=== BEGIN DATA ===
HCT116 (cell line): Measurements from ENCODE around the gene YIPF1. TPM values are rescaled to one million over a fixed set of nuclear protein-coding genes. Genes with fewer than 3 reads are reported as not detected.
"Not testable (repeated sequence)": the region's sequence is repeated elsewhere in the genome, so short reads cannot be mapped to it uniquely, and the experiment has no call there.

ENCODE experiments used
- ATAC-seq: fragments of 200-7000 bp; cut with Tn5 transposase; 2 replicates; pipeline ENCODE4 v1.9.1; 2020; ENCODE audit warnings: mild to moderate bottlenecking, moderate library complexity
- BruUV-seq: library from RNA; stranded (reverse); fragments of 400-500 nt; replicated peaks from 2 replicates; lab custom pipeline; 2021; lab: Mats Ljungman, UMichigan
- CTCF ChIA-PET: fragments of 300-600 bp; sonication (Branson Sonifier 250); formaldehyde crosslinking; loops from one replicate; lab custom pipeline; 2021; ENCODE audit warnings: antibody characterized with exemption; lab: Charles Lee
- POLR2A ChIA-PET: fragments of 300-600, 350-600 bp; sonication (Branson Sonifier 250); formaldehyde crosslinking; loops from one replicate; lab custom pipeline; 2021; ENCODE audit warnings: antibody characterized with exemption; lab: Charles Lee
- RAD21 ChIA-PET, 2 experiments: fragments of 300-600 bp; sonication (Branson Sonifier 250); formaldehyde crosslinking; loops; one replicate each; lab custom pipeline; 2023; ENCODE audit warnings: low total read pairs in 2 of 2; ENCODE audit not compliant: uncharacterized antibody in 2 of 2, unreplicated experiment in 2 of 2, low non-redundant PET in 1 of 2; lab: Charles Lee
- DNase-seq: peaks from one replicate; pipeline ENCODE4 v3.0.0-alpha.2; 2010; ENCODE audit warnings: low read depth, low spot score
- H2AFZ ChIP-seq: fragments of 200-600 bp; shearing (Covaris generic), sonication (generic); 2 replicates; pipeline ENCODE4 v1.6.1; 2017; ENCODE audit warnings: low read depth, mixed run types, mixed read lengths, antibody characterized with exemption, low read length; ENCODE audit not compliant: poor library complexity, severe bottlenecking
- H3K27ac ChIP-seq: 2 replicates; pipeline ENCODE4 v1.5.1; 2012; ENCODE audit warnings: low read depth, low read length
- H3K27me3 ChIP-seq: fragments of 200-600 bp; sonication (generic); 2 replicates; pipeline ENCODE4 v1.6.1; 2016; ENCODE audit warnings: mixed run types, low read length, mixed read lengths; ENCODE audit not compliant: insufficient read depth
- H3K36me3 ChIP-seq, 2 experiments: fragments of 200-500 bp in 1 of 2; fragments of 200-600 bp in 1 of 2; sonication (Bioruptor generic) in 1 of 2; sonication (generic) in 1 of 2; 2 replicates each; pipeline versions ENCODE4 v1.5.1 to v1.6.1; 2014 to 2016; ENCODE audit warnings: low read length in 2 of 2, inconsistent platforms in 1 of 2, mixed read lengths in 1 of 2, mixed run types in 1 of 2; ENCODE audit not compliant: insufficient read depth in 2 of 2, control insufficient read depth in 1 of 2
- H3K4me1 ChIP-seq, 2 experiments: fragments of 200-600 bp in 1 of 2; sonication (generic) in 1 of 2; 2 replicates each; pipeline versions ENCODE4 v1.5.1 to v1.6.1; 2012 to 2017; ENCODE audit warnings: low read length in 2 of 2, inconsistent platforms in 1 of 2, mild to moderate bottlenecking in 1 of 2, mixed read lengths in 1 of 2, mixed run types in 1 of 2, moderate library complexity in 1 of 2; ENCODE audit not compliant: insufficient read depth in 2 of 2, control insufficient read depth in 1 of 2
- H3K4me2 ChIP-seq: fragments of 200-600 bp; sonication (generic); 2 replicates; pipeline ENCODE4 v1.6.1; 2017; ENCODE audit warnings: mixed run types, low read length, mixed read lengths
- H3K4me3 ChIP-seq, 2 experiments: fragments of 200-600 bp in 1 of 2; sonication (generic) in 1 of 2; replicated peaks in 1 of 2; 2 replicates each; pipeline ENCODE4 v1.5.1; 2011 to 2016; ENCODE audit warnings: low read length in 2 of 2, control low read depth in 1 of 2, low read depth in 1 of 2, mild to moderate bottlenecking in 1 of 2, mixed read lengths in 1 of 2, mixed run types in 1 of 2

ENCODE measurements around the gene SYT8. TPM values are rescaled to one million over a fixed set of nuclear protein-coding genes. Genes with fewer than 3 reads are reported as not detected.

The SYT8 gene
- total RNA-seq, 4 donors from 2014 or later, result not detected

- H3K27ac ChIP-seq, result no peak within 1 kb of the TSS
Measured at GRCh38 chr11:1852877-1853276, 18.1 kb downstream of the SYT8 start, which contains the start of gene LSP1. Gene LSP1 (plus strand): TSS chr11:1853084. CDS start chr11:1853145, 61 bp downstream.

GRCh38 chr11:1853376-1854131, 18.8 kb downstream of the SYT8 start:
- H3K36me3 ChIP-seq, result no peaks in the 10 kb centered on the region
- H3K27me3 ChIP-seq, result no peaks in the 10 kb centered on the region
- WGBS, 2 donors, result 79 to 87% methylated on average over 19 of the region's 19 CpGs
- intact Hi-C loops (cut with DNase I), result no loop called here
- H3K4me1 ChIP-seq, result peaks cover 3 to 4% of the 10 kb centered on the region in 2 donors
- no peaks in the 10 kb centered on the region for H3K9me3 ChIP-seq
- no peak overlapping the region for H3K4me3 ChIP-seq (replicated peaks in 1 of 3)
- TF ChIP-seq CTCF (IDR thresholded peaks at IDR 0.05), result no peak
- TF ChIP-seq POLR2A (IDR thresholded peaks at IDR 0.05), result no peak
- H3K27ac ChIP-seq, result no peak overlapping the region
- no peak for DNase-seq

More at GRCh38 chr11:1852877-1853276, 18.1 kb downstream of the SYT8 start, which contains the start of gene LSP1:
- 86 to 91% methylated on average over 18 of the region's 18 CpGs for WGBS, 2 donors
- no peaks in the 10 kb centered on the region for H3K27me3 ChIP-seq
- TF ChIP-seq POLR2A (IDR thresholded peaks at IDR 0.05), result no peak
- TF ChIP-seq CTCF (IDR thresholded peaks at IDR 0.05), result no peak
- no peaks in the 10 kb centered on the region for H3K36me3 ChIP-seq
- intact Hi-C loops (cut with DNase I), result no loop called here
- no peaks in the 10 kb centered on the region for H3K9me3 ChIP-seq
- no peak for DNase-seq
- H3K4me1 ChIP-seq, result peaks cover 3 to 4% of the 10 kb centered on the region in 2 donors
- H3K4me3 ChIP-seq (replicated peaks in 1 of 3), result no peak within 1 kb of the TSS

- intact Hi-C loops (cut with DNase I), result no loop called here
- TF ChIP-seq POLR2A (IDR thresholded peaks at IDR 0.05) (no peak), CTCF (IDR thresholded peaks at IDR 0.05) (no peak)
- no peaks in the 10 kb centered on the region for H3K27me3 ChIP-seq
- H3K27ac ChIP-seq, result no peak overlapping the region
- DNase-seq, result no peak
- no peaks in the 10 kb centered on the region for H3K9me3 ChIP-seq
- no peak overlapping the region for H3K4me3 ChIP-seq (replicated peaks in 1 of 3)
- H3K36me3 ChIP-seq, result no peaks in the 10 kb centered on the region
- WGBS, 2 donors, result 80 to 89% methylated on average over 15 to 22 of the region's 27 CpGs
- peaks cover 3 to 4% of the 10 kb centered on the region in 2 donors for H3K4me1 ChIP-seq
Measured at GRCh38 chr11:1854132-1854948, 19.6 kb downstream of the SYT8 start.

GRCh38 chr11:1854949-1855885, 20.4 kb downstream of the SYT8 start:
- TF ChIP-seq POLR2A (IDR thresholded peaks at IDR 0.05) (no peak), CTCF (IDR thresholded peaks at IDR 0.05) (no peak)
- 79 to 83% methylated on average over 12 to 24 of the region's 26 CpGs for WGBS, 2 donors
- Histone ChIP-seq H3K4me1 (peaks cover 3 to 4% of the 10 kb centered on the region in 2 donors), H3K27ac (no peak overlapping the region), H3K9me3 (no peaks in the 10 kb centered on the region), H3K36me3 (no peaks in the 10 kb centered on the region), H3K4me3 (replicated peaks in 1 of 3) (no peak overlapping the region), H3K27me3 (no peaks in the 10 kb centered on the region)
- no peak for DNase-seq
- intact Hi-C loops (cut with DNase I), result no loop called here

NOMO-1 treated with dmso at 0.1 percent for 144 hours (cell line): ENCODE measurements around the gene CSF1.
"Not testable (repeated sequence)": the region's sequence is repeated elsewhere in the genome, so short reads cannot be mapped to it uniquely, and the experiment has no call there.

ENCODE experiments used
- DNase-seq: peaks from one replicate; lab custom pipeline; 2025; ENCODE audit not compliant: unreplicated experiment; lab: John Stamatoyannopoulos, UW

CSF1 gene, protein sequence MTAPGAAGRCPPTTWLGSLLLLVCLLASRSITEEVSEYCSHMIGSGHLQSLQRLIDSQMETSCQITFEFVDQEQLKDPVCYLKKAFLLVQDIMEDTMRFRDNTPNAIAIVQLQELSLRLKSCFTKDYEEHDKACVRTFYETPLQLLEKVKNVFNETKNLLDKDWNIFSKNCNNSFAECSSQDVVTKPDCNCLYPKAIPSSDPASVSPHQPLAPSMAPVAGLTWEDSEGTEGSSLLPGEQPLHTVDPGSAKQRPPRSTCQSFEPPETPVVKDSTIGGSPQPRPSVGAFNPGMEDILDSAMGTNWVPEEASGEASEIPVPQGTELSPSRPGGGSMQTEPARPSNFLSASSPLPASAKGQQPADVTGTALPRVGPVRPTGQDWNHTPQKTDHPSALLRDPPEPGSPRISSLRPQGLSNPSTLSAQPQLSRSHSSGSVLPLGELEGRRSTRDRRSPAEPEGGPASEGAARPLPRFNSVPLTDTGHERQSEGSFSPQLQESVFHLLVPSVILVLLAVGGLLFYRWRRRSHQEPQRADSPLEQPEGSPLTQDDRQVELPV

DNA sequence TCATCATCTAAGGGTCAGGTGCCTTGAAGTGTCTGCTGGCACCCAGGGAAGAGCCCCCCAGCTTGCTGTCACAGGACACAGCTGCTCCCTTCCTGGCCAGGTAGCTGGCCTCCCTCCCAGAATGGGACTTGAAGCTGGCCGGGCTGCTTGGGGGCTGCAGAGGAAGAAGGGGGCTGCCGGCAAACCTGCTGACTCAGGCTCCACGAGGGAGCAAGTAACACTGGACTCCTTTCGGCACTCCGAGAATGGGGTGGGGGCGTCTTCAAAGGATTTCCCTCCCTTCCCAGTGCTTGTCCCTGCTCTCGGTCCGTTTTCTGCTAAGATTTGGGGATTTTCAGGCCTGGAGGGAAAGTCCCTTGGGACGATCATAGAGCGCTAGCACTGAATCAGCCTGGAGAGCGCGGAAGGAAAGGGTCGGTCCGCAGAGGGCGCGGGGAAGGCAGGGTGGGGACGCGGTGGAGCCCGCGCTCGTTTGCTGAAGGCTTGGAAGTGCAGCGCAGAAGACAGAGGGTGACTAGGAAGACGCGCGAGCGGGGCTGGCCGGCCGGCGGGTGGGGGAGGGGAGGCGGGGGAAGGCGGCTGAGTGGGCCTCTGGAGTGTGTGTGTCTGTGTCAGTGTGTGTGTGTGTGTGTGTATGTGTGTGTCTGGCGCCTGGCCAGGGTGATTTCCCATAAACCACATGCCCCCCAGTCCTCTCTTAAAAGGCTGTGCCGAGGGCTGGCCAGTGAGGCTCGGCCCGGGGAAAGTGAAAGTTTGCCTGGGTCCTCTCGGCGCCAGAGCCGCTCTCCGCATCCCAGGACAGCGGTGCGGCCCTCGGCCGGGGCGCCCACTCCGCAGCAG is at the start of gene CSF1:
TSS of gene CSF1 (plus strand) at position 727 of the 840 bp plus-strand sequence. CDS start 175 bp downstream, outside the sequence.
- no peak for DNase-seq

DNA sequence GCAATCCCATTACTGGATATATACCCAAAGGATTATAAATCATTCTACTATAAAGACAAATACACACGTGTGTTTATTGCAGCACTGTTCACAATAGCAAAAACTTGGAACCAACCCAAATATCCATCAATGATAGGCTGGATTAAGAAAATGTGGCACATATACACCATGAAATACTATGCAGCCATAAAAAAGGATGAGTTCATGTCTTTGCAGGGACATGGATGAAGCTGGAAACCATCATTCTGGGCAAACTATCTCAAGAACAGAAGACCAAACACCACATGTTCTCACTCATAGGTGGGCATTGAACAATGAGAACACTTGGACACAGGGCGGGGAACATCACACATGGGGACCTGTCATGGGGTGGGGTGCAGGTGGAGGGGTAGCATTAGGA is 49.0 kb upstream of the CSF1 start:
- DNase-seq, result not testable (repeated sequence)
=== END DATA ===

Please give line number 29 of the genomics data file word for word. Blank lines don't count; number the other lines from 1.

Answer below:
- no peak overlapping the region for H3K4me3 ChIP-seq (replicated peaks in 1 of 3)